If no heat is artificially inserted into or removed from the SMA (shape memory alloys), then its temperature is the environmental temperature. The SMA are stable within a typical temperature range, this means that their structure does not change within special boundaries of mechanical burdens. For purposes within the building industry in the outdoor section, their range of variations of the environmental temperature of -20.degree. C. to +60.degree. C. is assumed. Within this temperature range, an SMA being used shall not change its structure. The temperatures of transformation in which the structure of the SMA changes can vary significantly, depending on the composition of the SMA. The temperatures of transformation are also depending on the load. The higher the mechanical burden of the SMA is, the more its transformation temperatures changes. If the SMA shall remain stable within certain limits of burden, then the limits must be respected. If SMAs are used for structural exhaustion, then the fatigue quality of the SMA must be considered besides the corrosion resistance and relaxation effect, especially if the burdens do vary over a period of time. Thereby, it is distinguished between structural exhaustion and functional exhaustion. The structural exhaustion concerns the accumulation of microstructural defects as for example the formation and the diffusion of surface fractures until the material finally brakes. The functional exhaustion instead is a consequence of the gradual degradation or of the shape memory effect or of the camping capacity by arising microstructural changes within the SMA. The latter is connected to the modification of the tension and elongation curve under cyclical burden. The transformation temperatures do also change thereby.

For gathering of permanent burdens in the building sector, SMA on the basis of Iron Fe, Mangan Mn and Silicium Si are suitable, whereby the adding of up to 10% Chrome Cr and Nickel Ni, brings the SMA to a similar corrosion behavior as stainless steel. In literature it is found that by adding Carbon C, Cobalt Co, Copper Cu, Nitrogen N, Niobium Nb, Niobium--Carbide Nb C, Vanadium--Nitrogen and Zirconium--Carbide ZrC, the shape memory properties may improve in several ways. An SMA of Fe--Ni--Co--Ti which can take loads until 1000 MPa shows exceedingly good properties, it is highly resistant to corrosion and its upper temperature for coming into the austensite condition is approximately 100.degree. C.

The present anchoring system uses the properties of SMA. The anchors in shape of round steels with rough surfaces for example with thread surface are inserted into the anchor drills and the anchor drills are filled with a heat resistant polymer mass through which the anchors are anchored therein. As a special characteristic, the anchor rods consist of a shape memory alloy (SMA) and the alloy having the property to return to its original condition through heat supply, which means into a contracted condition. If the anchor rods are heated to the temperature for the austensite condition, then they return to their original form and keep it, also under load. The achieved effect is that the anchor rods filled into the heat resistant filling compound create a pretensioning force after heating, as a consequence of the prevented back-forming of the shape memory alloy (SMA) due to its concrete-cast embedding, whereby the pretension extends evenly or rather linear over the whole length of the anchor. The hardened filling compound ensures that the anchor within the anchor drill is anchored with very high and durable adhesive powers.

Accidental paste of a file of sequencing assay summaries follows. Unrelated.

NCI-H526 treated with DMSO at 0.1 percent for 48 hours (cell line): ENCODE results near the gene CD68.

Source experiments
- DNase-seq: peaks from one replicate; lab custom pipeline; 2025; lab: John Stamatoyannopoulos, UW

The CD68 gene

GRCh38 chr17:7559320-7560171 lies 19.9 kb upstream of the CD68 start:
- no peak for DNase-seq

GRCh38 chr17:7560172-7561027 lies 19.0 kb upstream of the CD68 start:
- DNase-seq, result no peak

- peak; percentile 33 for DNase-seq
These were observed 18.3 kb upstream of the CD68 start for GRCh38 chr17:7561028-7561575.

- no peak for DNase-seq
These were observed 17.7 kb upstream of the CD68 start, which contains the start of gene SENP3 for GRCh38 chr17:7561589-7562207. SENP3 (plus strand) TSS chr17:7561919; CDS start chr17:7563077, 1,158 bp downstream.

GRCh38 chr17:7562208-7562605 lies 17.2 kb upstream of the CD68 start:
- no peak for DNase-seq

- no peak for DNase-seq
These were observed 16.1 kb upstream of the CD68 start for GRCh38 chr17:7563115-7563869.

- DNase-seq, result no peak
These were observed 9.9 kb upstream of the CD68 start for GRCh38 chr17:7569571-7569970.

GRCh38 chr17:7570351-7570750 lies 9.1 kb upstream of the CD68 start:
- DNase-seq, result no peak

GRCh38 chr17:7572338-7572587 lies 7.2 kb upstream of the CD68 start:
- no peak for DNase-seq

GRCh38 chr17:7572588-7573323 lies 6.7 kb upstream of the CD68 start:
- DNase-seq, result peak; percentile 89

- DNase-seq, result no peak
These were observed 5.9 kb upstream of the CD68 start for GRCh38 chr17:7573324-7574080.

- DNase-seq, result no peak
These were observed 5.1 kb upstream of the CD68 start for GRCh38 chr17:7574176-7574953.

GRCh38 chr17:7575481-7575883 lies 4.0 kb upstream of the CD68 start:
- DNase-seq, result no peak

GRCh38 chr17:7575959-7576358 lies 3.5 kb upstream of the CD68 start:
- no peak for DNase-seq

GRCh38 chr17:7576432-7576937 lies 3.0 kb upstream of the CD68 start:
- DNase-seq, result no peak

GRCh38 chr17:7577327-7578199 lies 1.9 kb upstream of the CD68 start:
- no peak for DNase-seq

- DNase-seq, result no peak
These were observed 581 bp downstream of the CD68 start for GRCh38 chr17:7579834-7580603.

For the insertion of such an anchor in practise, it is proceeded as follows: Initially, an anchor drill 3 in the concrete 2 or solid rock is made from the outer wall 1 of the structure of a building, as described in FIG. 1. Then, an anchor 4 in shape of a steel rod from a shape memory alloy (SMA) with rough surface is inserted into the anchor drill 3 so that this drill is running coaxially as shown in FIG. 2. A threaded rod is especially suitable because of its particular surface structure as anchor rod, whereby the surface of the anchor rod can also be in form of else wise formed burlings or ribs. Then, the space between anchor rod 4 and the wall of the anchor drill 3 is completely filled with the filling compound 5, favorably with a heat resistant polymer matrix. This condition is shown in FIG. 3. The anchor rod is anchored firmly into the hardened filling compound. In the next step, the anchor rod 4 is heated up to a temperature between 150.degree. and 300.degree. C. by heat supply from its outer stub which is emerging from the anchor drill. In the easiest case, this can happen through a gas burner by directing its flame towards the stub of the anchor rod 4. But it is more advantageous to place an electrical or gas-powered heater 7 outside around the anchor rod 4 which is emerging out of the building structure and heat H is brought inside in a controlled manner by the same. The arrows within the heater 7 indicate the heat flow of the device within anchor rod 4. The necessary temperature shall be between 150.degree. C. to 300.degree. C., depending on the used shape memory alloy (SMA) of anchor rod 4. The heater 7 having an electrical cable 8 can have a temperature sensor for this purpose which lays on the emerging anchor rod 4 and which measures the temperature. The temperature must ensure that the austenite condition of the anchor rod 4 is sure reached over its full length. It will take a time until heat H has reached the end of the anchor rod 4. The anchor rod also heats the touching filling compound, this is why this one must be heat resistant and tolerate at least the reached temperatures between 150.degree. and 300.degree. without damage and without changing is structure.

After cooling of the filling compound 5 to the outer temperature, the anchor rod 4 which is pretensioned within its anchoring remains permanently pretensioned thanks to its material properties, on a tension of 200 to 500 Mega-Pascal (1 MPa=10.sup.6 N/m.sup.2). Through a threaded nut 9 and an abutment plate 10, which is layed around the anchor drill 3 on the outer wall 1, can have an effect on it. Anchor rods 4 fastened in this manner are in any case tensioned evenly over their whole length.